Monk Makes Singles

The whole idea of jazz “singles” seems a little absurd. It’s a widely held article of faith among jazzers and rank civilians, that jazz hasn’t had hits since Glenn Miller had folks kissing (?) in parked cars to “Moonlight Serenade.” And if truth be told, there’s only ever been one jazz album since the big band days, never mind the singles, that broke into the larger consciousness and that's Kind of Blue. No, Brubeck, “Take Five,” fans I haven’t forgotten you but if you ask casual fans what the best jazz record is, Miles trumps Dave most of the time.

Which brings me to Thelonious Monk `Round Midnight: The Complete Blue Note Singles (1947-1952). The man’s genius needs little explanation: he looked at the world and his music in a distinctly different way than every other jazz player and in turn his influence today, particularly on piano players, is almost limitless. In keeping with the ongoing celebration of that storied label’s 75th anniversary celebration, the label, now owned by Universal has released one of those bound book-like packages of all of Monk’s 78’s compiled on CD in order of release. While there’s an MP3 version of this package, and many of these tunes, are available via the Genius of Modern Music albums that exist on HDTracks in a high resolution 24/192 format, the sound here is package is very listenable, probably the best 16/44.1 CD quality yet released.

Most of Monk’s best-known tunes are here, from the title track to “Epistrophy, Misterioso,” and “Straight No Chaser.” The music in this package was remastered by Kevin Reeves at 4th Floor Studios in NYC. It was sourced from the Rudy Van Gelder series digital masters from 2001. Those were sourced from the original transcription discs. For Monk collectors, there’s a disc of bonus tracks that according to the cover copy were “later issued in various formats.” There also does seem to be one or two images in the booklet of Monk and his sidemen that I haven’t seen before. Many of the sidemen are peerless like trumpeter Kenny Dorham, alto player Lou Donaldson and drummers Max Roach and Art Blakey. There are also lesser-known talents like alto player Danny Quebec West and tenor man Billy Smith. While the liner notes by Kirk Silsbee could provide more info on the sourcing of the music and what was actually done to the RVG masters (I suspect very little), they do contain this priceless bit of understatement: “Monk apparently had a very lively interior world.”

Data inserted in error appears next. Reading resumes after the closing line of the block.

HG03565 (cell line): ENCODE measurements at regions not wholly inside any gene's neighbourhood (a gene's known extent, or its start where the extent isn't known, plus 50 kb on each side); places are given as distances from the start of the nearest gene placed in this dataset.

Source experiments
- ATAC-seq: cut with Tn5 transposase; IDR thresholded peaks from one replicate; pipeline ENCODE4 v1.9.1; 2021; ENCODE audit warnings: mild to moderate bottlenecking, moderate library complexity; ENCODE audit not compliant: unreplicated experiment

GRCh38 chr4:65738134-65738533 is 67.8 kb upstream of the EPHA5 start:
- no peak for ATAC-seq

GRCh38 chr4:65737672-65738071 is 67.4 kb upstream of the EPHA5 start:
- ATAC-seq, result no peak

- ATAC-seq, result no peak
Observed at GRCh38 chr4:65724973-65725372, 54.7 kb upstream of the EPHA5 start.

Allen Fant's picture

1959- was the most-important year in Jazz music. So many cornerstone albums were released that year, alone. The bar was set so high, that, it would never be beaten (no pun). Monk Lives!

Osgood Crinkly III's picture

How does this compare to Monk's "Genius of Modern Music," Vol.'s 1 & 2 (Blue Note), which are exactly from the same time period, 1947 & 1951-2, respectively, and are inarguably the essential core of his oeuvre? How much overlap is there? Are there equally indispensable recordings, not available elsewhere, in this collection? What are they?

TNtransplant's picture

As far as I can tell, this seems to be all 47 extant Monk recordings for Blue Note, with exception of 2 tracks from a 1957 Sonny Rollins led session. The "Singles" title reference seems odd as I've rarely if ever heard of 78's referred to as singles. Based on booklet from the very first Mosaic 4 LP release "The Complete Blue Note Recordings of Thelonious Monk" there were actually only 2 Monk "45's" (one apparently split w/Milt Jackson) and 15 "78's"(one split w/Tadd Dameron) originally released between 1948 to 1953. For the record, The Genius of Modern Music RVG remastered CD's from 2001 have 39 tracks and the HDtracks versions are much stingier only having 24 tracks between the 2 volumes.

And yes, 'Kind of Blue' is a masterpiece and probably the best selling "jazz catalog" title of the modern era over the years, but as far "... one jazz album since the big band days, never mind the singles, that broke into the larger consciousness" -- my vote would have to go "Getz/Gilberto" in terms of relative popularity at the time of initial release. I know it was the only album approaching jazz my parents had among their Broadway show soundtracks and complete schlock (Ferrante & Teicher anyone?) LP's in the 60's.